Beyond identifying and analysing the ways in which constitutional ideology has depended upon colonialism for its ascendance, GlobCon aims to de-colonise by providing an academic forum for other forms of legal and political ordering. We have already taken initial steps towards this goal with an upcoming symposium on global constitutionalism in Asia and the Pacific. Considering the decolonisation of the journal, however, will require further work of this type, and a sustained dedication to considering alternative forms of political and legal organisation on their own terms. Such a project will require not merely acknowledging how dominant ideas in global constitutionalism have had a wide influence, but rather a willingness to consider systems from outside the colonial tradition on their own terms. In this regard, we will need to stand in direct opposition to the proselytising and dogmatic attitude so frequently adopted by the West (and not the least by the Mayflower colonists themselves).

Following on from our editorial last year,Footnote 9 we further call upon scholars of global constitutionalism to dedicate themselves to decolonising our field. This will require researchers take a pluralist view towards the rule of law, human rights, and democratic theory. It will also require a commitment to analysing the colonial legacy in constitutional formation, the contemporary rights regime, and international public law, from both theoretical and historical perspectives. Finally, it can only occur if forums for scholarship are open to opportunities for persons from formerly colonised spaces to critique the colonial legacy and robustly express new ideas in and ideals of global constitutionalism. Through facilitating these efforts, GlobCon hopes to be a part of this process of critically reviewing, and in time transforming, the colonial legacy.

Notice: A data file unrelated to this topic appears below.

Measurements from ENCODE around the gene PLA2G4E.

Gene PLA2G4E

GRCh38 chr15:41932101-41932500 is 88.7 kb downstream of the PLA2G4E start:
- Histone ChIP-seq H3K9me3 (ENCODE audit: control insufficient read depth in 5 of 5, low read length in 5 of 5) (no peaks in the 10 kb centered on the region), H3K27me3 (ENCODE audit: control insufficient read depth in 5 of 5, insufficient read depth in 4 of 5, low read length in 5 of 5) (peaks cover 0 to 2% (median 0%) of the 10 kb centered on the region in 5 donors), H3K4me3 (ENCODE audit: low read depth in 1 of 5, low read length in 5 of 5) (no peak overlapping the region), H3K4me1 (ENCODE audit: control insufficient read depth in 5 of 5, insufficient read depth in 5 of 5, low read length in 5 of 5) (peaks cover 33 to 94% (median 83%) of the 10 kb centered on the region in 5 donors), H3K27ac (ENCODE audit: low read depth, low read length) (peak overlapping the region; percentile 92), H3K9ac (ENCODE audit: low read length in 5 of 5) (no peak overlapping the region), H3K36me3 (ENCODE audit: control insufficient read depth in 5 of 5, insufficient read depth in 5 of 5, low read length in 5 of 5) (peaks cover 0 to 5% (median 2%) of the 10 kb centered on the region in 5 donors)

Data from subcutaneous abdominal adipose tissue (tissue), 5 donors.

References

1 Newson, LA, ‘The Demographic Collapse of Native Peoples of the Americas, 1492–1650’ in 81 Proceedings of the British Academy (Oxford University Press, Oxford, 1993) 277.Google Scholar

2 Philbrick, N, Mayflower: A Story of Courage, Community, and War (Penguin, New York, NY, 2006) 25.Google Scholar

3 Philbrick (n 2) 40–2.

4 Squanto had been kidnapped by English explorers in 1614 and taken back to Europe as a slave. Over the next five years he had lived in Spain and England and had learned European languages. In 1619 he returned to the Americas acting as a guide for English explorers but managed to escape when the English ship was attacked by the Massasoit. Because of his knowledge of English and European culture he was able to act as a negotiator on behalf of the Massasoit in their discussions with the Plymouth colonists.

5 Philbrick (n 2) 99.

6 Philbrick (n 2) xv.

7 Rutazibwa, OU and Shilliam, R (eds), ‘Postcolonial Politics: An Introduction’ in Routledge Handbook of Postcolonial Politics (Routledge, Abingdon, 2018) 1.CrossRefGoogle Scholar

8 Tully, J, ‘The Unfreedom of the Moderns in Comparison to Their Ideals of Constitutional Democracy65(2) Modern Law Review (2002) 204.Google Scholar

9 Wiener, A, Dunoff, JL, Havercroft, J, Kumm, M and Kovacs, K, ‘Global Constitutionalism as Agora: Interdisciplinary Encounters, Cultural Recognition and Global Diversity’ (2019) 8(1) Global Constitutionalism 1.CrossRefGoogle Scholar